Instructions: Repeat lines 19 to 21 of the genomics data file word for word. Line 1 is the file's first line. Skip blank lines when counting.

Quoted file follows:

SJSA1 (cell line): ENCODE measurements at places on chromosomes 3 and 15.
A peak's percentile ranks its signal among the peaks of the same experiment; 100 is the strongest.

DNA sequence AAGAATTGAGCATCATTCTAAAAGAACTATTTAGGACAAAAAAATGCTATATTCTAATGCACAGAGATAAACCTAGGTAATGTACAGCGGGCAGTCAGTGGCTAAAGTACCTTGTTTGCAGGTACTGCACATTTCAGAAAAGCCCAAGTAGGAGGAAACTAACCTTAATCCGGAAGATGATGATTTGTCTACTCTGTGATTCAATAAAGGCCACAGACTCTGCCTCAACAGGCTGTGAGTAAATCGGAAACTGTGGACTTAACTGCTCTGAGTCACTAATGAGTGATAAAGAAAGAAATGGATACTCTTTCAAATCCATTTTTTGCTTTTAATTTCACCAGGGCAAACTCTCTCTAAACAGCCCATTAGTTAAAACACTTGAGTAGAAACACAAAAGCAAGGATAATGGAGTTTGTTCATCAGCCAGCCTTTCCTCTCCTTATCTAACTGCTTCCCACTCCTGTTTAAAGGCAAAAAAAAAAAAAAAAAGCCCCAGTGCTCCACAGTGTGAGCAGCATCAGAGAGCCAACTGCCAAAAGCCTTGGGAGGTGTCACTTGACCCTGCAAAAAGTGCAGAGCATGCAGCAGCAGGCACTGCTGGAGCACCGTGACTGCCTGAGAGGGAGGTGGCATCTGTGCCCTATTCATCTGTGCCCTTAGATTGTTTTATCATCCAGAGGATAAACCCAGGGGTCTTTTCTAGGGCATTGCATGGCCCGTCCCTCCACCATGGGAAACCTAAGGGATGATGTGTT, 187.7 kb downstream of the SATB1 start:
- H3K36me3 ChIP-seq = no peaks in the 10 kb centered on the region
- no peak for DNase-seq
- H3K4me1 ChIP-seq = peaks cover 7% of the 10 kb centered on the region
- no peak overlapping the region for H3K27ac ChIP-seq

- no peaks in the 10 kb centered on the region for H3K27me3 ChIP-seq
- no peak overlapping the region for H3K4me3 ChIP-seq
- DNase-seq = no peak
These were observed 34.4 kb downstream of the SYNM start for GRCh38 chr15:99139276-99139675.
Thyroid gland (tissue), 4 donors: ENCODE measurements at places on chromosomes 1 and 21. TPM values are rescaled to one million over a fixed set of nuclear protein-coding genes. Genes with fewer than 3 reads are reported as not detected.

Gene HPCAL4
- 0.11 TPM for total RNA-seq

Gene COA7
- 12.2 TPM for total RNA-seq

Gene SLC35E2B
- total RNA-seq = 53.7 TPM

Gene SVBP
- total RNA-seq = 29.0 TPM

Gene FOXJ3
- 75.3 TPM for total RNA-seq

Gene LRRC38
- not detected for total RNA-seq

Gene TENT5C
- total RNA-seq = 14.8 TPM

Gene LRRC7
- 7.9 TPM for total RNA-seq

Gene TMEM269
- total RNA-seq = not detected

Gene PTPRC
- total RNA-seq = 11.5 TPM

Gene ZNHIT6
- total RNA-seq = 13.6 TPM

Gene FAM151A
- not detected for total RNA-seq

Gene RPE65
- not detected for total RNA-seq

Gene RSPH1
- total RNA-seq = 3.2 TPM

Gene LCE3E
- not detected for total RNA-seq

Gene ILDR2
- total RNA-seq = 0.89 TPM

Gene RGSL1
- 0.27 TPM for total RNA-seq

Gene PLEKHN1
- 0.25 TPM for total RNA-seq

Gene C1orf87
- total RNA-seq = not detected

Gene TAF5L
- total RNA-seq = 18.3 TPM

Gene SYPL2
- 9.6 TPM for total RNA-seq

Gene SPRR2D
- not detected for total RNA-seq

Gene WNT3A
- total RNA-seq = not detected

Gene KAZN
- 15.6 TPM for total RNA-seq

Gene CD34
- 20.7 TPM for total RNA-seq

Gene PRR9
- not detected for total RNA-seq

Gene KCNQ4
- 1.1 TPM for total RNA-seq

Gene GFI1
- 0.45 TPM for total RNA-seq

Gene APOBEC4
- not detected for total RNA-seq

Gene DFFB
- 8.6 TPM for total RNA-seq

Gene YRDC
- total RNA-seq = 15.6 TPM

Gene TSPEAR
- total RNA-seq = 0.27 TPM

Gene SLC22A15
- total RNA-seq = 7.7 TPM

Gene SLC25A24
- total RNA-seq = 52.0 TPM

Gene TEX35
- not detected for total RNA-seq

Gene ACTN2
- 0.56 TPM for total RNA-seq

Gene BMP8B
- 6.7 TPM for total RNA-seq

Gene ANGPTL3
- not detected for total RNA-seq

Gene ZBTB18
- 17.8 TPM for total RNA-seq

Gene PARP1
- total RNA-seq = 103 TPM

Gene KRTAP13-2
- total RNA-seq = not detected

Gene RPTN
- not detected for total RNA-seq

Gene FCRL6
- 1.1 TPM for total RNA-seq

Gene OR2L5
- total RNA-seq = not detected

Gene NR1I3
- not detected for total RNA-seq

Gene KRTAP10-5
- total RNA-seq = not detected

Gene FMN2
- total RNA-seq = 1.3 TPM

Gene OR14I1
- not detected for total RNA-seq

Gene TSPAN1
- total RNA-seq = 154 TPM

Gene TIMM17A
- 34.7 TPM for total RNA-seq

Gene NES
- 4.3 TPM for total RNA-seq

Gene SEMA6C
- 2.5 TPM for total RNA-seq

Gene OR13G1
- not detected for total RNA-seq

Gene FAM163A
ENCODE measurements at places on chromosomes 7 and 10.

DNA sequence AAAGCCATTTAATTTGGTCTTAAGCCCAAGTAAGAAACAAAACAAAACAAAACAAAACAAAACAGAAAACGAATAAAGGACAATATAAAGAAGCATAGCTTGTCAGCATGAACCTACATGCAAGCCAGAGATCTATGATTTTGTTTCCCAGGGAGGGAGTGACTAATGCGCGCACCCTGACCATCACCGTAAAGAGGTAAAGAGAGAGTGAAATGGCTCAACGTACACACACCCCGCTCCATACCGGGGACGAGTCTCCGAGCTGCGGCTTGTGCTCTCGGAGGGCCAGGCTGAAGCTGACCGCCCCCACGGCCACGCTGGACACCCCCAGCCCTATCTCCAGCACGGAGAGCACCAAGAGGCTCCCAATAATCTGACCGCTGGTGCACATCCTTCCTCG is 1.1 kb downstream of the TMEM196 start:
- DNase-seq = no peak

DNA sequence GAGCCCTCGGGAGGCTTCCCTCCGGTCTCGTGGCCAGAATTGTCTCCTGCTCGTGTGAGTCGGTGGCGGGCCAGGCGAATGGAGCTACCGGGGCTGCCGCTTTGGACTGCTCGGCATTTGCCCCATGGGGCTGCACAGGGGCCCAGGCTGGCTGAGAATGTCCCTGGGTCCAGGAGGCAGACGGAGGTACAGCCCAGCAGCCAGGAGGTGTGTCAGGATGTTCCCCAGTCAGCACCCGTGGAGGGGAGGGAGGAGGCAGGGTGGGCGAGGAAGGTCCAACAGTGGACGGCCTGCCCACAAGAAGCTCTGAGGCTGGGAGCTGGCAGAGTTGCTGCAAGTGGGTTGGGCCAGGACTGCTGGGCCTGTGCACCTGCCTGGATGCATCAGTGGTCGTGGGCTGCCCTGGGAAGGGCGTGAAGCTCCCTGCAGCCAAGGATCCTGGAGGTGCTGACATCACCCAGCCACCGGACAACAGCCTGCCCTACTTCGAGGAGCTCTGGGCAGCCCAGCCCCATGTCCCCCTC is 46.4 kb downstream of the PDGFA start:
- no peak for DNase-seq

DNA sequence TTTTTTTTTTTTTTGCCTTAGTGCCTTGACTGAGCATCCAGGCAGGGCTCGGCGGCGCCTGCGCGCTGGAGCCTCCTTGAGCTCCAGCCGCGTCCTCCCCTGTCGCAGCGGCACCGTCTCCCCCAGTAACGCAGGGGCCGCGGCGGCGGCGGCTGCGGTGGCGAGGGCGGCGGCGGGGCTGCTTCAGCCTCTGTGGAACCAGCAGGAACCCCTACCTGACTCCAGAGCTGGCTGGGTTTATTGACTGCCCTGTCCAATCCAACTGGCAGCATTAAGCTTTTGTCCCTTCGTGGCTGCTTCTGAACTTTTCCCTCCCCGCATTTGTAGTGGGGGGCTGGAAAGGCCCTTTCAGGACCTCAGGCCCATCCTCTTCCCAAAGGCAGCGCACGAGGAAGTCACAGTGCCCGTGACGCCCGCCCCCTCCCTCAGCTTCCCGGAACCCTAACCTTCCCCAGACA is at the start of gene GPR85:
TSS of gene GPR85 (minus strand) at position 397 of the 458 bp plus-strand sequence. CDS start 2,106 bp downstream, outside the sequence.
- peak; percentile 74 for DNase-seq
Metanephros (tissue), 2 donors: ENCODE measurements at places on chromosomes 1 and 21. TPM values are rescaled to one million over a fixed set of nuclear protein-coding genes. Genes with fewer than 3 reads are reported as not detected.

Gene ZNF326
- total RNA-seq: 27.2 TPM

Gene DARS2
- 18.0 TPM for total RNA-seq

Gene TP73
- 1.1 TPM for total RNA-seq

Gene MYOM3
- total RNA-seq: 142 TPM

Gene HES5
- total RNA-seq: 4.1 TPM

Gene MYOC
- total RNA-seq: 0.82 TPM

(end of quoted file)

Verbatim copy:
Gene SVBP
- total RNA-seq = 29.0 TPM

Gene FOXJ3